CAIRO – Egypt was on edge Thursday after the Muslim Brotherhood warned of “confrontation” between the people and the ruling generals unless its candidate is named to succeed toppled president Hosni Mubarak.
A delay in announcing official results from the presidential election runoff, which had been due Thursday, heightened the Brotherhood’s fears of a “soft coup” by the military, which already disbanded the Islamist-led parliament and gave itself sweeping powers.
A senior Brotherhood official warned the ruling Supreme Council of the Armed Forces that it risked a “confrontation” with the people if Mubarak’s last prime minister Ahmed Shafiq was declared the winner over the Islamists’ Mohamed Mursi.
Returning officers had handed stamped results to representatives of the rival candidates after completing their tallies, which Mursi’s campaign has made public. But only the electoral commission can declare the official result.
The commission said late Wednesday that it would delay its announcement while it studied allegations of fraud.
Shafiq’s campaign team, which insists their candidate won the runoff despite the Brotherhood’s claims of victory within hours of the close of polls, accuses Mursi’s camp of printing almost one million false ballots, the state-owned Al-Ahram newspaper reported.
Mursi’s campaign, which has published the results from counts across the country, denies the allegation and accuses Shafiq’s team of bribing voters. The newspaper of the Brotherhood’s political arm, the Freedom and Justice Party (FJP), ran a large red banner on its Thursday edition saying: “Sit-in,” above an announcement of an open-ended protest until Mursi is sworn in.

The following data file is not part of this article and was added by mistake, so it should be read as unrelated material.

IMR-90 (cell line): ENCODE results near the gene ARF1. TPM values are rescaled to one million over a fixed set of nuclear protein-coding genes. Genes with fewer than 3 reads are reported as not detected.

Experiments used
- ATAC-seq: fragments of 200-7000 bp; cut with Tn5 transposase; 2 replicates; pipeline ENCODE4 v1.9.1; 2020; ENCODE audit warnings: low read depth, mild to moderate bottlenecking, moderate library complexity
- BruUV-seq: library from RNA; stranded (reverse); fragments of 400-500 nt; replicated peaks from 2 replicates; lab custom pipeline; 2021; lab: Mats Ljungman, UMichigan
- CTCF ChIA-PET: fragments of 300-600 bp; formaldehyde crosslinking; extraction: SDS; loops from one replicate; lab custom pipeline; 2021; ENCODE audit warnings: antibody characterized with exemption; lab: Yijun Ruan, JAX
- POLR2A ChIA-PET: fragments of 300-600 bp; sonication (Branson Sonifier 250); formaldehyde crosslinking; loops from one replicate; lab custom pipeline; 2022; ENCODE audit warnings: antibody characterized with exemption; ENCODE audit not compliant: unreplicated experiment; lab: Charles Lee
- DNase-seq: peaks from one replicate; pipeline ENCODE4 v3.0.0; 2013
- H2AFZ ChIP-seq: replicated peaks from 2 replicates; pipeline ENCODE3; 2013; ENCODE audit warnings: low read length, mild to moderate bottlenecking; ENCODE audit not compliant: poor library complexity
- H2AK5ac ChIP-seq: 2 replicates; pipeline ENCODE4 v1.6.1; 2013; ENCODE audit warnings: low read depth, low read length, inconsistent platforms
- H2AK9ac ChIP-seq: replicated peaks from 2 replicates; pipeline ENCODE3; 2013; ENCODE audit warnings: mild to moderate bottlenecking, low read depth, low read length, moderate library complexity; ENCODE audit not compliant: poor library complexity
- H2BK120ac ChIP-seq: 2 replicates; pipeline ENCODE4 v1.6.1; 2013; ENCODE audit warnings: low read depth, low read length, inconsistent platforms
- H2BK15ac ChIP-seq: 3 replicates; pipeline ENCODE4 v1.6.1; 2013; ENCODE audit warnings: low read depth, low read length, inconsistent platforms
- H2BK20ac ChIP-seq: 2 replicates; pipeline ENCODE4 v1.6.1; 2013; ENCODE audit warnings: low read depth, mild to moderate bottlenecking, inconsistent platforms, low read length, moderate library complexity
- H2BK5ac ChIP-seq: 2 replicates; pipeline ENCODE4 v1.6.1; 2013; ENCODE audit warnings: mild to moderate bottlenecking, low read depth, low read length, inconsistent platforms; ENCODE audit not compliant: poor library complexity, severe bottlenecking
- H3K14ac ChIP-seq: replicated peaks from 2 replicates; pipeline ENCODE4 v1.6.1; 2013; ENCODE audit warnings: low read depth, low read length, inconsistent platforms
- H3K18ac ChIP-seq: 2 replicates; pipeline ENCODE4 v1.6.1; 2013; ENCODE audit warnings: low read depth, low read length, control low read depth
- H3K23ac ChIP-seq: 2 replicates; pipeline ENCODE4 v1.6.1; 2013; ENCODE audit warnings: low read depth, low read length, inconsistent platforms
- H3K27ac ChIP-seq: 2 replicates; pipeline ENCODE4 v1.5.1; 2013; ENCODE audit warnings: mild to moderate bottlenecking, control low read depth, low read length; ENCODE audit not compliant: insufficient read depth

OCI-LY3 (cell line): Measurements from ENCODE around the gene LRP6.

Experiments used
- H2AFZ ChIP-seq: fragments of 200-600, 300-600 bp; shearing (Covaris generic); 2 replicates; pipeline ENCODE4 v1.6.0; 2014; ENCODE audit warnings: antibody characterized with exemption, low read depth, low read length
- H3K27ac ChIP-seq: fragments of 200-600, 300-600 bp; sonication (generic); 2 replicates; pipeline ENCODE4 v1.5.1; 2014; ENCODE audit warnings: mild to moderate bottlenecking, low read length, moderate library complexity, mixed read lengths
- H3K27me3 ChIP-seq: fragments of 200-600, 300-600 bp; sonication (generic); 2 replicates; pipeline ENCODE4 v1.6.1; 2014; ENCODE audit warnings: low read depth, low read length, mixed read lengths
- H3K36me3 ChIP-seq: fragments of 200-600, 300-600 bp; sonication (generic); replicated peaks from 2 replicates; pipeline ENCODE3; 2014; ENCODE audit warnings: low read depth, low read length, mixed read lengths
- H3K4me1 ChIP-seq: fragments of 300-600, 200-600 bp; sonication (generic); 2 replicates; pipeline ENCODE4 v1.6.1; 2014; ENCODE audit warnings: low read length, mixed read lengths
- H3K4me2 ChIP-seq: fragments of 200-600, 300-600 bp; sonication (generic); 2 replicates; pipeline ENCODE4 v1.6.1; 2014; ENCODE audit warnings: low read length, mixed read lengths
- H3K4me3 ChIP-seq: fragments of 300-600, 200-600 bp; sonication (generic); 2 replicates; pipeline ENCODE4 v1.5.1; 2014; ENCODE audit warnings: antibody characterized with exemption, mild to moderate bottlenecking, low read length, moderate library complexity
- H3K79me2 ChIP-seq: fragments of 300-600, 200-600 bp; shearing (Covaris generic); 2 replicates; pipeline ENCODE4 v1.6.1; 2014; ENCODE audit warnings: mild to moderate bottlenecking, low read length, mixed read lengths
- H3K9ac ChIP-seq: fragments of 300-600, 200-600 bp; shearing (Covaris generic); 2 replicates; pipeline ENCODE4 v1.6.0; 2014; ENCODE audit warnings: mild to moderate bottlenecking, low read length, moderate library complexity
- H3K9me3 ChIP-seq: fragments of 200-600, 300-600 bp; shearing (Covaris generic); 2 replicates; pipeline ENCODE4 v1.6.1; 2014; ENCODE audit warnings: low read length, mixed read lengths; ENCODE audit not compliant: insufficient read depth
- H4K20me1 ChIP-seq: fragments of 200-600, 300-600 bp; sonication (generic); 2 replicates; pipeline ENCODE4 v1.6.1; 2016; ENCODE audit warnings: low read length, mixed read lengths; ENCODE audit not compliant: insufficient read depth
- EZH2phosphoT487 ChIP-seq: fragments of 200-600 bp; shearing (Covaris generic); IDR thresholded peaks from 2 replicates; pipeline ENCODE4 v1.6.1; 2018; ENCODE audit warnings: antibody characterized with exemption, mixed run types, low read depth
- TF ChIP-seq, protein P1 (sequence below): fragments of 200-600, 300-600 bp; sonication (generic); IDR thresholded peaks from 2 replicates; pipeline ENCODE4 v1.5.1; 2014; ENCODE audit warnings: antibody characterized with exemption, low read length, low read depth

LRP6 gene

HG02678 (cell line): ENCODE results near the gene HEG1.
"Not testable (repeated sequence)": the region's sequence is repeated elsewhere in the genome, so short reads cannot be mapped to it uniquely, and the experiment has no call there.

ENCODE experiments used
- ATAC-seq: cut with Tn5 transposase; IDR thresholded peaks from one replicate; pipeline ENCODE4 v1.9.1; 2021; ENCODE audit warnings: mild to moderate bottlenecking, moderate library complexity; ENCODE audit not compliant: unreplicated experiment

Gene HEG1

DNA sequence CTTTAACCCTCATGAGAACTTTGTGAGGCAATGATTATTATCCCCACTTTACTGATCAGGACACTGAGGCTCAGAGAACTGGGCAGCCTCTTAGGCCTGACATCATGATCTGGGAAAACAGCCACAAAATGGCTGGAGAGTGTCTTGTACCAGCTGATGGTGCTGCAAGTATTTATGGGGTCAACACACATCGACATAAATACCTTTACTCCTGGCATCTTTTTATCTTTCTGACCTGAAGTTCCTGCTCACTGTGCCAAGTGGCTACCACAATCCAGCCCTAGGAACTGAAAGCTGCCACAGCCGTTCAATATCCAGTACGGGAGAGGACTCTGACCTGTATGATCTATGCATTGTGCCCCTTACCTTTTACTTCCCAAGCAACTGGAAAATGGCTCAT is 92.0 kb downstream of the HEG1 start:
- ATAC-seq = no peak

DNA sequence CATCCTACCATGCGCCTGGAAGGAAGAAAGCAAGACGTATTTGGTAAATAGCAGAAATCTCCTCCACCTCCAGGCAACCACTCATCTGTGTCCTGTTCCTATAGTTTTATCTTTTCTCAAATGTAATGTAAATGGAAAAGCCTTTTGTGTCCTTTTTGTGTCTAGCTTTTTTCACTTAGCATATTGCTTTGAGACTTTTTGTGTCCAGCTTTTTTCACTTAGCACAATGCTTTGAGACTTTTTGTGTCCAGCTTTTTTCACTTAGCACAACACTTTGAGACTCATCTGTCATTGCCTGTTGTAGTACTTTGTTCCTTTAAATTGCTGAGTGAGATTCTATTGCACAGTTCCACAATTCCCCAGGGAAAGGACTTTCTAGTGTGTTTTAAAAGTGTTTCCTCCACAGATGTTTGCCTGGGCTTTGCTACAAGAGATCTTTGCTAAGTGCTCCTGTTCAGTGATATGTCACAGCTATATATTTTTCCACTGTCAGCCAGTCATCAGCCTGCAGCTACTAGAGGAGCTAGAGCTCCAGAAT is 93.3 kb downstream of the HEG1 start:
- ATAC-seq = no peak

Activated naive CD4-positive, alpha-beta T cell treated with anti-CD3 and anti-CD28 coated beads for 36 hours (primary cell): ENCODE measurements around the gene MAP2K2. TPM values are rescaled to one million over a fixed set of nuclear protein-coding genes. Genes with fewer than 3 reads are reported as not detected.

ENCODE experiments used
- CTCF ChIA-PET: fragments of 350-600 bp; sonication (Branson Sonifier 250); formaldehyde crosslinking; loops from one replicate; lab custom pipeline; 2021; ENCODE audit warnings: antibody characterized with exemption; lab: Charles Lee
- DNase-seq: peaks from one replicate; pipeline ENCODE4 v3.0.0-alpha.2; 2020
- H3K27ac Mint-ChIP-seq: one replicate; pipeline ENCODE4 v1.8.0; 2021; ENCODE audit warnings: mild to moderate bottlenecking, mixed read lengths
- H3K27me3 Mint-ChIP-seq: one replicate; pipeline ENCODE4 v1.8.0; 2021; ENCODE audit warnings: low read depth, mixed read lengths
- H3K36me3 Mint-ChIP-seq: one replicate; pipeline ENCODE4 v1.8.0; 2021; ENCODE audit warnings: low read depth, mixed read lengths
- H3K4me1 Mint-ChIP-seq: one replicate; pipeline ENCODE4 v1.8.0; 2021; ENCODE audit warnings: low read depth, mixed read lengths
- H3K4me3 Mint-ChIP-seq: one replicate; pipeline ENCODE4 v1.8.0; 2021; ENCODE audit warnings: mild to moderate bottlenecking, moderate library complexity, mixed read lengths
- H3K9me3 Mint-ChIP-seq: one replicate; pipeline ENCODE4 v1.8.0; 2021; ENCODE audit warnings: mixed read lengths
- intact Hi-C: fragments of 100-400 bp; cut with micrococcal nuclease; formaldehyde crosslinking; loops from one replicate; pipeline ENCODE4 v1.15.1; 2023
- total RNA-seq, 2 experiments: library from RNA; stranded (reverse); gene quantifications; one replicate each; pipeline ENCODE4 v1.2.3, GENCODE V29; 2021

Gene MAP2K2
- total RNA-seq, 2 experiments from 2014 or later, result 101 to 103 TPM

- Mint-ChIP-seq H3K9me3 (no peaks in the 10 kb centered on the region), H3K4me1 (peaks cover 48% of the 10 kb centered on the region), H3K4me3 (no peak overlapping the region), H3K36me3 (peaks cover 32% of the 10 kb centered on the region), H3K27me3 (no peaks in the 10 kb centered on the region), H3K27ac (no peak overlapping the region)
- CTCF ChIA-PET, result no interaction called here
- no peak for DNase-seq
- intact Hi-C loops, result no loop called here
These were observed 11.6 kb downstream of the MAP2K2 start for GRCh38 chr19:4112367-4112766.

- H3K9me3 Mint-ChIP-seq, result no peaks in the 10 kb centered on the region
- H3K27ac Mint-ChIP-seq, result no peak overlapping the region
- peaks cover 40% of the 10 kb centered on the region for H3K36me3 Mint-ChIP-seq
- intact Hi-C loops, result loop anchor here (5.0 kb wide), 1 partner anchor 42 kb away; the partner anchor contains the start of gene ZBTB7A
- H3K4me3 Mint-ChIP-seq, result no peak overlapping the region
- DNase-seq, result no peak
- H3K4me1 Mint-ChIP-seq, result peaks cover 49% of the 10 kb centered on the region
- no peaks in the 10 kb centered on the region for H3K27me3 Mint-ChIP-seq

The military has pledged to hand power to the winner by the end of the month.
But Human Rights Watch said Thursday that the decrees issued by the military over the past month cast doubt on the genuineness of its repeated pledges to hand over to a civilian president.
The rights group said a series of decrees by the ruling generals have also set the stage for serious human rights abuses.
The military, meanwhile, issued a new interim charter and a decree allowing it to try civilians before military courts and to take a larger role in decision making even after a new president takes office. “The generals’ relentless expansion of their authority to detain and try civilians now goes far beyond their powers under Hosni Mubarak,” said Human Rights Watch Middle East director Joe Stork in a statement. – Agencies